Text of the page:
Home/Rod Dreher/Who Fights A GOP Civil War?

Who Fights A GOP Civil War?

At around the 1:40 mark in the video above, David Frum says there bloody well ought to be a GOP civil war if Romney loses this thing. He adds that the people in the party who urged Romney to play to the base, including taking up the 47 percent talking point (which, as Frum says, is said “every day at AEI” and on conservative talk radio), will say it wasn’t their fault that Romney lost.

I agree with David, of course, that there ought to be some very serious reckoning within the party if the Republicans lose the presidency this year. But I thought that in 2008, in the wake of the Bush presidency and the McCain defeat. Nothing happened. Of course, this time the economy is still in the toilet, and Obama is the incumbent. How does a Republican lose in this environment? If the GOP standard bearer does lose, there should be Robespierre-like recriminations.

Here’s the thing, though: if there were a GOP civil war, who would the opposing sides be? The Democratic Leadership Council came into being after the Mondale defeat in 1984, offering new ideas and cultivating new talent for the intellectually moribund Democrats. By the time the Democrats went down to a third straight presidential defeat in 1988, the demoralized party turned to the DLC types … which gave them Bill Clinton.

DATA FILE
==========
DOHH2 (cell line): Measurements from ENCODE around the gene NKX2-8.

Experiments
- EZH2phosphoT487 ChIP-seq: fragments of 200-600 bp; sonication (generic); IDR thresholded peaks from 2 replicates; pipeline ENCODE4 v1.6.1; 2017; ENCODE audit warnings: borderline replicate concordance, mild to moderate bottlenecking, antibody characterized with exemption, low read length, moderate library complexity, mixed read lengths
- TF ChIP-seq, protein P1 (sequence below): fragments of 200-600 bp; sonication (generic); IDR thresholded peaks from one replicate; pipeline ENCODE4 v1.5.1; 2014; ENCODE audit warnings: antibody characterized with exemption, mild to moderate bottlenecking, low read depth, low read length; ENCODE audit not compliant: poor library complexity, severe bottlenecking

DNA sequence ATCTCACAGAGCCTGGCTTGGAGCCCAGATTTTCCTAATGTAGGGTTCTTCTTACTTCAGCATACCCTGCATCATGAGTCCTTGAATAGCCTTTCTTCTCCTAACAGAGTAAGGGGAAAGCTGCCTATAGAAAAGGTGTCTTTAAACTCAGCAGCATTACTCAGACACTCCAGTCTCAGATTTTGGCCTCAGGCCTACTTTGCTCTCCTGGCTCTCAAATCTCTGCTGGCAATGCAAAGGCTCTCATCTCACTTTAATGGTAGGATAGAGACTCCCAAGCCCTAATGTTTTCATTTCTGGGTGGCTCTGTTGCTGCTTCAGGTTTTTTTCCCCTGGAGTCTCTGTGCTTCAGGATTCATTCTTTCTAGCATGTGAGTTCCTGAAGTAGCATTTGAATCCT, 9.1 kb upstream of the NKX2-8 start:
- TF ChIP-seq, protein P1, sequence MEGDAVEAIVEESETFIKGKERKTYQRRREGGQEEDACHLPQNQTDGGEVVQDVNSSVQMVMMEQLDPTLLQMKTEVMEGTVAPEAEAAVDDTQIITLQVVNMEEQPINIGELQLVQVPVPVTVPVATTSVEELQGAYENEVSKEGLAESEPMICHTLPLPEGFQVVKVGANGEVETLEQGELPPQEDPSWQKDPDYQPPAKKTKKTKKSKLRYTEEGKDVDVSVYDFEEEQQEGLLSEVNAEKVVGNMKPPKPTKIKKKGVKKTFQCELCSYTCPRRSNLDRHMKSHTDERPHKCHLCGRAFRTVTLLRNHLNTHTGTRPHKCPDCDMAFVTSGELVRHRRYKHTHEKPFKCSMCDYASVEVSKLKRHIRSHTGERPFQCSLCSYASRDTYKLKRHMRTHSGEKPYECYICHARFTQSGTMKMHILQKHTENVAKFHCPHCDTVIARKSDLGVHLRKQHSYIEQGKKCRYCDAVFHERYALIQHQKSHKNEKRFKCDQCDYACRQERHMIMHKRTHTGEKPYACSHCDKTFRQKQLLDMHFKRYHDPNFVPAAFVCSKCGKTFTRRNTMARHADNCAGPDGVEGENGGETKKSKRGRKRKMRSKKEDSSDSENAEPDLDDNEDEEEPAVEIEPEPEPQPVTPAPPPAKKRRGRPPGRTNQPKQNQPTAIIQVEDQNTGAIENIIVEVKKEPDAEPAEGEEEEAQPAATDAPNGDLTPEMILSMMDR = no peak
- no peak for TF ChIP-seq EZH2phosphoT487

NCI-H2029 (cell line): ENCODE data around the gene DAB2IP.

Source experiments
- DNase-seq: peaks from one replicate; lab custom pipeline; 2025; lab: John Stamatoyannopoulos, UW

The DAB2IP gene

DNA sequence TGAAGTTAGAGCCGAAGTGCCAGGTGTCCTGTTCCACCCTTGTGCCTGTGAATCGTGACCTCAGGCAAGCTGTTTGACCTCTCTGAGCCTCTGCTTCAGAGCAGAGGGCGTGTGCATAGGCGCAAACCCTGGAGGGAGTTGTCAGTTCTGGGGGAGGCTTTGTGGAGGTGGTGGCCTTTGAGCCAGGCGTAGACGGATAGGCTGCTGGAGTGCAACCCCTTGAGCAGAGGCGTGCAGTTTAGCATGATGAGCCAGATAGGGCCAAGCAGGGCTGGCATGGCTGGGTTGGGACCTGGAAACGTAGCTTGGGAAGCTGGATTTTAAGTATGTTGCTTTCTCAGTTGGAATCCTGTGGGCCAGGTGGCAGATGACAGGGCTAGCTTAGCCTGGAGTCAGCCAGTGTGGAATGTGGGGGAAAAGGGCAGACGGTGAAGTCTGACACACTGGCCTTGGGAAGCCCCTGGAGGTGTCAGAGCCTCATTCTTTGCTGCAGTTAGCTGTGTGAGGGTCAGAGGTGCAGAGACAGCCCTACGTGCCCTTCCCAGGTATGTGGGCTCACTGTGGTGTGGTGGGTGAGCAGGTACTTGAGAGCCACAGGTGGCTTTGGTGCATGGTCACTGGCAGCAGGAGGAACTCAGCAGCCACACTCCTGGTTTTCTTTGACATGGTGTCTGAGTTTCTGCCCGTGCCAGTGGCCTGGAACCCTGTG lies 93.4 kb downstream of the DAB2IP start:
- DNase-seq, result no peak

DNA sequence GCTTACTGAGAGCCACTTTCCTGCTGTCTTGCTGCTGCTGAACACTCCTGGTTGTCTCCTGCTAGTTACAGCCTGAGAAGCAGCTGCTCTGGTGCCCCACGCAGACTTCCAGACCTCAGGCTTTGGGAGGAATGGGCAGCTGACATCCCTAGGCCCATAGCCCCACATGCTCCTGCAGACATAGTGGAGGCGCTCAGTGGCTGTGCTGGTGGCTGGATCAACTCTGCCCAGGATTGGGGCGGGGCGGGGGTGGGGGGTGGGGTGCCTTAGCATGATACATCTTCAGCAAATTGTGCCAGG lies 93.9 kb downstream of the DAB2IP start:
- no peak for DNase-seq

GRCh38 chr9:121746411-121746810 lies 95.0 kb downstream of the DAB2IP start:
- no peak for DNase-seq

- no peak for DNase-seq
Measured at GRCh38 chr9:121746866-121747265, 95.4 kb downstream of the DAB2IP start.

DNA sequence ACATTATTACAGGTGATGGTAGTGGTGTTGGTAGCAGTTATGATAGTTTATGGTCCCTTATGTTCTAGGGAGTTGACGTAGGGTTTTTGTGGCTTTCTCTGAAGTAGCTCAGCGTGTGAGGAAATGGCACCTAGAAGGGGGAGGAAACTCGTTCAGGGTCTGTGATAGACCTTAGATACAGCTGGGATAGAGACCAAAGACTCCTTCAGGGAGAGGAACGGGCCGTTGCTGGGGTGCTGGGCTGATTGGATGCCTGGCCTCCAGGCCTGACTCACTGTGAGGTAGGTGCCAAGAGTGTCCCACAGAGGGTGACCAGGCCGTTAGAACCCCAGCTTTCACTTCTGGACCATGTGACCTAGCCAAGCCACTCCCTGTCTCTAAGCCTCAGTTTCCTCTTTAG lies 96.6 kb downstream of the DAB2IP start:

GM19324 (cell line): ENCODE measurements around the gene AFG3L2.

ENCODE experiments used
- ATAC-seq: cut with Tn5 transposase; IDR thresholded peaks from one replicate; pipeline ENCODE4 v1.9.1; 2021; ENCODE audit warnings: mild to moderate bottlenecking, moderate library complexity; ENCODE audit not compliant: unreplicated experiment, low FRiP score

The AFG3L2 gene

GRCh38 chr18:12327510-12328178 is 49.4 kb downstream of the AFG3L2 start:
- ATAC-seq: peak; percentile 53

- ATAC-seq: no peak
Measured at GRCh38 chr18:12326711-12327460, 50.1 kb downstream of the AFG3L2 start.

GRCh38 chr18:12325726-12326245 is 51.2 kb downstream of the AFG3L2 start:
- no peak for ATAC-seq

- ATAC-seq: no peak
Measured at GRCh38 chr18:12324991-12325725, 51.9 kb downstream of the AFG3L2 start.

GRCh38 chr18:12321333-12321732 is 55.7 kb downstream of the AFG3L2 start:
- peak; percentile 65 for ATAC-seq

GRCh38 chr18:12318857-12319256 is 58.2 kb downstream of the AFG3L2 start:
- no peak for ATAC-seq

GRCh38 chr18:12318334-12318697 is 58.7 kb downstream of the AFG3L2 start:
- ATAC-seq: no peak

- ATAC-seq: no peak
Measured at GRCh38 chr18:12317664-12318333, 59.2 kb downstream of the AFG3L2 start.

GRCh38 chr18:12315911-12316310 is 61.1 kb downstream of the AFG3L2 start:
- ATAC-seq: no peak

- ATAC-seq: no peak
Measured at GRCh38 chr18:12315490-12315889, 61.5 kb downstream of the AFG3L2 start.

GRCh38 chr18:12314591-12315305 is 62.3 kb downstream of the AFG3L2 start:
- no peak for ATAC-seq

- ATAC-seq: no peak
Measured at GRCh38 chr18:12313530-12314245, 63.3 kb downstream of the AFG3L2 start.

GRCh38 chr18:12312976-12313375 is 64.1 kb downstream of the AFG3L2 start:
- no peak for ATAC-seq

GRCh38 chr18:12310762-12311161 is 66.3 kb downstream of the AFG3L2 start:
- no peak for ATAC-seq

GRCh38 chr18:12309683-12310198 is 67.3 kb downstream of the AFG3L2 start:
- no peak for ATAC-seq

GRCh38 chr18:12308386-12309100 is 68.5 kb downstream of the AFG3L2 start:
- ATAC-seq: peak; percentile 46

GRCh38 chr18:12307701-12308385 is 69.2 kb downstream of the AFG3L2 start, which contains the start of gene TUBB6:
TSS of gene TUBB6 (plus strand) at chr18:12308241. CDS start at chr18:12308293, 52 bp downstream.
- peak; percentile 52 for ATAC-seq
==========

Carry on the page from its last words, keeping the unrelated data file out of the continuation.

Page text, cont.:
Where is the Republican version of the DLC? Will it be formed after Romney’s loss (assuming Romney loses)? What will it stand for? What will it stand against? The Republicans have done such an effective job of purifying the party and maintaining party discipline that it’s hard to find sources of renewal within the party structure or ancillary organizations.

Am I missing something? Help me here.

about the author

Rod Dreher is a senior editor at The American Conservative. He has written and edited for the New York Post, The Dallas Morning News, National Review, the South Florida Sun-Sentinel, the Washington Times, and the Baton Rouge Advocate. Rod’s commentary has been published in The Wall Street Journal, Commentary, the Weekly Standard, Beliefnet, and Real Simple, among other publications, and he has appeared on NPR, ABC News, CNN, Fox News, MSNBC, and the BBC. He lives in Baton Rouge, Louisiana, with his wife Julie and their three children. He has also written four books, The Little Way of Ruthie Leming, Crunchy Cons, How Dante Can Save Your Life, and The Benedict Option.

leave a comment

Latest Articles